Court of Appeals Rejects EA's First Amendment Claim in NCAA Lawsuit

July 31, 2013 -

Today a U.S. court of appeals handed down a ruling in the case against Electronic Arts (EA) and the National Collegiate Athletic Association (NCAA) over the use of student-athletes’ likenesses in video games. Electronic Arts argued that using a player's likenesses was a practice protected by the First Amendment. In a 2-1 decision, the Ninth Circuit Court of Appeals disagreed, and remanded the case back to the trial court to proceed against all defendants, including the NCAA.

The case, which was originally filed on May 5, 2009 in U.S. District Court in Northern California, was brought by former starting quarterback for Arizona State University and University of Nebraska, Sam Keller. Keller, represented by law firm Hagens Berman Sobol Shapiro LLP, claim that EA’s NCAA games use athletes’ likenesses, including height, age, weight, and other information, without permission.

"EA’s use of the likenesses of college athletes like Samuel Keller in its video games is not, as a matter of law, protected by the First Amendment," read the decision.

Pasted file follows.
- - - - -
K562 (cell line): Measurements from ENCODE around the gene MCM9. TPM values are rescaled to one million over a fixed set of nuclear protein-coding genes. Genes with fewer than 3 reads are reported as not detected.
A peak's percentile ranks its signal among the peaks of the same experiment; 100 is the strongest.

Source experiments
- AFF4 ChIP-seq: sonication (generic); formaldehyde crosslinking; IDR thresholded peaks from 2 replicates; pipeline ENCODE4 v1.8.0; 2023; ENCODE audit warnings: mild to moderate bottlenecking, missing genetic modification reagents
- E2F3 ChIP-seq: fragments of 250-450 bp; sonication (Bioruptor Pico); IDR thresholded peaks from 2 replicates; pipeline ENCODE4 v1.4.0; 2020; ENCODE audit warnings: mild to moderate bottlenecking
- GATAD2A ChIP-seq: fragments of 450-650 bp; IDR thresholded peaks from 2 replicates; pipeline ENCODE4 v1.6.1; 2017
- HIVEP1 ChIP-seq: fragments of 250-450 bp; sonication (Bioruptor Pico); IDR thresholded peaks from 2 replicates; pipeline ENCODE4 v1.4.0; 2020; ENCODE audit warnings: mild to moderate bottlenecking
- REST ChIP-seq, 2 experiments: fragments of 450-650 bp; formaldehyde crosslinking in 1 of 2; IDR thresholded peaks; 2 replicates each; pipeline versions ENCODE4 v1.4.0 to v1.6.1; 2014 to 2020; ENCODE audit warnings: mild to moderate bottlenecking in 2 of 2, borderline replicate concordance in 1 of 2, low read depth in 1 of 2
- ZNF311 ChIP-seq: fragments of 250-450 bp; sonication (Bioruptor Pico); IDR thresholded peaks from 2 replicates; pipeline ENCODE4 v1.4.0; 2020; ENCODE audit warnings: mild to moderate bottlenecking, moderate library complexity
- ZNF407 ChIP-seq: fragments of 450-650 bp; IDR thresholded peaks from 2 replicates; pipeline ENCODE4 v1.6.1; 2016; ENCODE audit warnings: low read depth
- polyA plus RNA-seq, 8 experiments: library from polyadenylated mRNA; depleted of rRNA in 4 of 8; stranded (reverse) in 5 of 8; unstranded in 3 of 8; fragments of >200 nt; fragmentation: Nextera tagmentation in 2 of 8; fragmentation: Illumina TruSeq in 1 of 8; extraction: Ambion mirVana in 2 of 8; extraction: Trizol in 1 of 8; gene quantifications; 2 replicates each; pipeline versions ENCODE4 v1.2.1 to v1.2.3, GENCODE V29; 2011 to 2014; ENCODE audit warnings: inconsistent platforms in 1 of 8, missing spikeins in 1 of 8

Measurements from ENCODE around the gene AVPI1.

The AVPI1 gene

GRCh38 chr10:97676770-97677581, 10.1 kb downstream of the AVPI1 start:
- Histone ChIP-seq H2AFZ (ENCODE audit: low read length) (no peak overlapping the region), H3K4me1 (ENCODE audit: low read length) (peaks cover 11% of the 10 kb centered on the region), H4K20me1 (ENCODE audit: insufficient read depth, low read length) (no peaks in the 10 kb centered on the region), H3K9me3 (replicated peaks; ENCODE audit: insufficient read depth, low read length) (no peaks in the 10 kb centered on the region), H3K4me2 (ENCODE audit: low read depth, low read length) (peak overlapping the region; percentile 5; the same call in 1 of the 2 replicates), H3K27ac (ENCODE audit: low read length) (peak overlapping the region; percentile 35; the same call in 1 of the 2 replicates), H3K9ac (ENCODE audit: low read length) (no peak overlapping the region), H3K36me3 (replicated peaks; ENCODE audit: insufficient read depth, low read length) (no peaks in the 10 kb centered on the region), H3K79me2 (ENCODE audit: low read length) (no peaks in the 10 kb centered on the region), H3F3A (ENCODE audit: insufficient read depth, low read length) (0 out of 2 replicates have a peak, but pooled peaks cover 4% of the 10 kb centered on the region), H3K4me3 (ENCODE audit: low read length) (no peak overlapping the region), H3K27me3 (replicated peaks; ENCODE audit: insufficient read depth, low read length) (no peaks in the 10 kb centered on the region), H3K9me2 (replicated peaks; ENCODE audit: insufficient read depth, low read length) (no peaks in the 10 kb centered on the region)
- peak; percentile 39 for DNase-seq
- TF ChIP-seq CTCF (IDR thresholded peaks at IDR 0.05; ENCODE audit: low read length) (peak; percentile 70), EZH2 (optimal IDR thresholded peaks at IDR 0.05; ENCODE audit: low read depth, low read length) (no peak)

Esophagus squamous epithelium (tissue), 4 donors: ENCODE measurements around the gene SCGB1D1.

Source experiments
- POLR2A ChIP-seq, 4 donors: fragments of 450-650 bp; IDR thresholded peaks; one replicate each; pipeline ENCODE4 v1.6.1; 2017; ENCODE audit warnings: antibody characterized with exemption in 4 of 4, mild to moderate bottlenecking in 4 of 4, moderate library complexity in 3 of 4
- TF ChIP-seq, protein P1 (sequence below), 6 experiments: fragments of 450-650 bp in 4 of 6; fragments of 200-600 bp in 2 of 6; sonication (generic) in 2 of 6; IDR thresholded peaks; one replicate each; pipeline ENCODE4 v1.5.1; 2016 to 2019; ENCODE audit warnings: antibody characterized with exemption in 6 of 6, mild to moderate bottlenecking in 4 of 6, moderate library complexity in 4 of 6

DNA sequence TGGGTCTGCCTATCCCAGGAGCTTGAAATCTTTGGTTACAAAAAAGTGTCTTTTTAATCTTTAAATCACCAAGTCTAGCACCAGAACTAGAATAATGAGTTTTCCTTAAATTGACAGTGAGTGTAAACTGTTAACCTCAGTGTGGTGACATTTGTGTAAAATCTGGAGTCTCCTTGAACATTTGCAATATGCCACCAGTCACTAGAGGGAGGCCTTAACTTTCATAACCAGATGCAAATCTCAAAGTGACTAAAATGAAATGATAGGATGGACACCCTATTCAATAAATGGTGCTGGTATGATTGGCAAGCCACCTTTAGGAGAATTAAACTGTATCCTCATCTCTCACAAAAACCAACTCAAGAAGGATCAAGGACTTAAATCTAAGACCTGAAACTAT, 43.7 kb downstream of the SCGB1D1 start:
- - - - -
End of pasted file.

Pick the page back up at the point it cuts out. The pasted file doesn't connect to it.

"The Court of Appeals confirmed that EA’s defense – the First Amendment claim – was fundamentally and fatally flawed,” said Steve Berman, managing partner of Hagens Berman and the attorney who argued Keller’s case on appeal. "We expect that when we appear before the trial court again this fall, the defendants will have a very difficult time mounting a new defense for their blatant exploitation of student-athletes."

"Today’s ruling, combined with the NCAA’s decision not to renew its license, speaks volumes about the actions of the defendants," added Berman. "We are confident that EA and the NCAA made millions of dollars at the expense of student-athletes by improperly taking property belonging to the athletes and the athletes alone. This ruling will give us a chance not only to recover the value of the images for the college athletes, but also to punish EA and the NCAA for intentionally profiting off of things they knew were off limits to them."

A hearing on whether the lawsuit will be given class action status takes place Sept. 5.


Re: Court of Appeals Rejects EA's First Amendment Claim in ...

I wonder how this ruling will effect the use of people's likeness is editorial games. You know, those games designed to make fun of a political figure or some other public figure. Would the creator of such games be open to lawsuits over the unauthorized use of their likeness? Or is the game's creator protected because of the satirical and editorial nature of the game? 

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